Fit 'N' Well Mommy

Being a mommy doesn't always mean sacrifice

Grocery Shopping September 20, 2011

Grocery shopping can be tricky, especially since there are so many labels with the words, “100% Whole Grain,” “All Natural,” “Fat-free” or other eye-catching advertising. It can also be difficult to get in and out of the store with exactly what you need when you have a little one (or two) in tow. With Keenan almost two years old (can you believe it?), he loves to help me grocery shop by picking the produce or other items and putting them into our cart. I call him my “Little Shopper Helper.” It’s a great teaching moment for him to learn about all of the healthy food we are putting into our cart. On another note, I find that it helps him eat his veggies (he is excited to try them), since he helped picked them out at the store (a nice bonus!).

Shopping wisely through label reading is one key to keeping your weight in check and staying fit.  Labels can tell you a lot about a food and most importantly, identify if it is healthy. With so many processed foods on the market, it is crucial to look at the labels to see what you are putting into your body.

Below are some tips on what to look for when reading labels.

Serving Size: Always follow the serving size, as this will not only help to keep portions in check when you serve the food, but it can save you money. For example, how many of you follow the serving size on a box of cereal? Most people just dump the cereal into their bowl until it looks like a good amount. If you are guilty of this, you are probably consuming 2 – 2 ½ servings, which is almost triple the amount of calories and costing you more!

Total Calories: The total calories and serving size go hand-in-hand. You want to see how much bang for your calories you are getting. The greater the serving size for a low amount of calories, the better. But, in general, you want to look for products that have a low amount of calories, preferably less than 250 for any one food item per serving size.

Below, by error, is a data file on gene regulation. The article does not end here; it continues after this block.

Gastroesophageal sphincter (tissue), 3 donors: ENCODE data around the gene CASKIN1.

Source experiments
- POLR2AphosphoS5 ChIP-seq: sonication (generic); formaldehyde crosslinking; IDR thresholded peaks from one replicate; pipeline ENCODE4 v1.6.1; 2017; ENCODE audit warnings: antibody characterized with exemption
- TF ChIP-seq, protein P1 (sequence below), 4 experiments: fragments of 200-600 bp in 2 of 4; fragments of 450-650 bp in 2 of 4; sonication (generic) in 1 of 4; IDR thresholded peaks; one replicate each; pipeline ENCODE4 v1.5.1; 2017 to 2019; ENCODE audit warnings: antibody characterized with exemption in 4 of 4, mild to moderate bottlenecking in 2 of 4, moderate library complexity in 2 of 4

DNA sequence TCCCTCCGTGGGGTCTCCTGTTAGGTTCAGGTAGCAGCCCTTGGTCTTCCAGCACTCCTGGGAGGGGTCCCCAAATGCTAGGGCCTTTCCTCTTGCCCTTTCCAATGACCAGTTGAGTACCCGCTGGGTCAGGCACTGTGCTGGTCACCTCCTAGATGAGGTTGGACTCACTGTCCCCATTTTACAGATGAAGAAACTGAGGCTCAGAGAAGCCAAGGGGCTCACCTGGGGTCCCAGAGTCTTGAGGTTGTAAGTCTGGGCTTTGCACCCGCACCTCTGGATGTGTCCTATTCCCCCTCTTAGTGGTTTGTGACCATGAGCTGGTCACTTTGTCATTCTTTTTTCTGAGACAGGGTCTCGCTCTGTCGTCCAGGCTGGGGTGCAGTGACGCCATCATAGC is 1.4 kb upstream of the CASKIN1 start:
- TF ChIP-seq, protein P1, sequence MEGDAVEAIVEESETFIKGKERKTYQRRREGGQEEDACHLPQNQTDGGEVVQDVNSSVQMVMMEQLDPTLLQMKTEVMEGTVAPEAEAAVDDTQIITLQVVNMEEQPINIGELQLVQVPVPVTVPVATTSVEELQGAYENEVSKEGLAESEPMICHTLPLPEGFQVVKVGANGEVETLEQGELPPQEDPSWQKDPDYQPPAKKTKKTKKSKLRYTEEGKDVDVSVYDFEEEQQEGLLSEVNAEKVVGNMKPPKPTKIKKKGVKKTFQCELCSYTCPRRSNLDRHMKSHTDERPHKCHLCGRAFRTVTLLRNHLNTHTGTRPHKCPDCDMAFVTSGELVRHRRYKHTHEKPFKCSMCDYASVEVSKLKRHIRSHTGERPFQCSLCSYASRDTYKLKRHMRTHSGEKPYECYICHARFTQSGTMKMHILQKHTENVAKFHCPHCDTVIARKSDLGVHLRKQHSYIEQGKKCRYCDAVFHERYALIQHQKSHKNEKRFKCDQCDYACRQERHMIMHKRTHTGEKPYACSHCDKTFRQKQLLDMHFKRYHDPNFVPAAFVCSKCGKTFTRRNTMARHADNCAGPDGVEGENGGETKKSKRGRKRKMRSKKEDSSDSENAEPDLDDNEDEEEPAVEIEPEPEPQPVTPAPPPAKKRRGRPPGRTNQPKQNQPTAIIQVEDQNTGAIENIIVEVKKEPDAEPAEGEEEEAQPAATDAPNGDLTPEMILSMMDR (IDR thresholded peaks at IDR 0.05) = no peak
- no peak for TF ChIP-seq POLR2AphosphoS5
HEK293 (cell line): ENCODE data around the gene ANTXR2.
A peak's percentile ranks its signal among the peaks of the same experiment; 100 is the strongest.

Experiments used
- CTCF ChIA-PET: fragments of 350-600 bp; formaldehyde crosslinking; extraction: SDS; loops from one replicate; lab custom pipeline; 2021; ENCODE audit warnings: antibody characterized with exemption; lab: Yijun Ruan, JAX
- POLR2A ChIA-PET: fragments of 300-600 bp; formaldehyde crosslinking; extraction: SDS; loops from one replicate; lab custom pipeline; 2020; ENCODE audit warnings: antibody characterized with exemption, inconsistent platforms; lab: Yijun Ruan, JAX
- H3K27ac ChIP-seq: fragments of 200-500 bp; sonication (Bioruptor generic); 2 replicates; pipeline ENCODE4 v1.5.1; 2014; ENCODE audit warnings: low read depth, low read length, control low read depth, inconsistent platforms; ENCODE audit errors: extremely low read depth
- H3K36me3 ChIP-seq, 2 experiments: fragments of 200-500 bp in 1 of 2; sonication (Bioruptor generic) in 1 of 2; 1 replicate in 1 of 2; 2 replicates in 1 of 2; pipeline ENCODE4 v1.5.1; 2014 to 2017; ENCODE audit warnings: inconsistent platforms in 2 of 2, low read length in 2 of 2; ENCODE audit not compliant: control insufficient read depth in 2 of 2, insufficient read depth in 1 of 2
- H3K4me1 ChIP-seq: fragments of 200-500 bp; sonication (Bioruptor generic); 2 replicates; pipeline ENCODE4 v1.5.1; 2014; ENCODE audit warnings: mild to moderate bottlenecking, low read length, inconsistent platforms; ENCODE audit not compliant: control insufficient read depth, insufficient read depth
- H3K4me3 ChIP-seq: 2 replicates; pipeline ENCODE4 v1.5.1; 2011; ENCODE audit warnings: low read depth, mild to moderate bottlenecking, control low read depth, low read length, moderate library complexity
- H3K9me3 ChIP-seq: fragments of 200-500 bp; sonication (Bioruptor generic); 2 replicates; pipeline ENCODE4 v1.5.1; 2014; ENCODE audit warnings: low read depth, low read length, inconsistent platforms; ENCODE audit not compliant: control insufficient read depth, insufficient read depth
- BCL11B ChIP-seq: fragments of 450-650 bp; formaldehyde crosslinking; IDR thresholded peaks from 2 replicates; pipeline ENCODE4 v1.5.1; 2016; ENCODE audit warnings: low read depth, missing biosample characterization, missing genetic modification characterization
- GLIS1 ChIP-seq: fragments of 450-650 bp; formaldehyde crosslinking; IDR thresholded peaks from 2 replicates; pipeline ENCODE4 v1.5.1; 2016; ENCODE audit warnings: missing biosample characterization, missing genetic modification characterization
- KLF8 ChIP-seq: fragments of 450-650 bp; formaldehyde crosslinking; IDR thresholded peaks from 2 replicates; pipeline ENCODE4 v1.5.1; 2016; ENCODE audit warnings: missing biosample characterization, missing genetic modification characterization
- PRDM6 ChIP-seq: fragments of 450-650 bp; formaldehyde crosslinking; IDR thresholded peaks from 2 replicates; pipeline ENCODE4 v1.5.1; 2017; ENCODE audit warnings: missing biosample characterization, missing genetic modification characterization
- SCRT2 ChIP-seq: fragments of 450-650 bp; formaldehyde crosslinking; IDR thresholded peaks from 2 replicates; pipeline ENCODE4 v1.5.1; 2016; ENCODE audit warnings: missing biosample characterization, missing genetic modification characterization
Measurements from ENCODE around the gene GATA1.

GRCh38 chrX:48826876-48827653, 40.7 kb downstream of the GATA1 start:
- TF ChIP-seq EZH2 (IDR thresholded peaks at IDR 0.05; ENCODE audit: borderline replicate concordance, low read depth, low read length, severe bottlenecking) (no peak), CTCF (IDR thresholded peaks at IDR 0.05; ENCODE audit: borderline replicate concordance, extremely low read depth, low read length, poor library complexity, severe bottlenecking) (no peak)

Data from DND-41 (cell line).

Cholesterol: Cholesterol is made from animal products (anything that has a liver). The more you consume, the greater the chance it has to sticking to your arteries, thus increasing our cholesterol levels. Aim for 0 mg of cholesterol, but no more than 5 mg per serving.

Sodium: The daily recommended allotment for sodium is 2,300 mg (one teaspoon of salt), which is not very much. Sodium not only makes you retain water, but it can make it difficult to lose weight, not to mention increase cholesterol and blood sugar levels. Aim for less than 200 mg for any one food item per serving.

Fiber: The nutrition powerhouse. Fiber does wonders for many things: controlling blood sugar and cholesterol levels, in addition to keeping you regular. The more fiber you consume, the better. Aim for something that contains more than 4 grams.

Sugar: Sugar seems to be in almost every food product these days, whether it is “evaporated cane juice”, high fructose corn syrup, plain sugar, cane sugar, etc. The recommended daily sugar allotment for a 1,600-calorie diet, for example, is 22 grams, so aim for less than 6 grams for any one food item per serving. Better yet, look for items with no added sugar.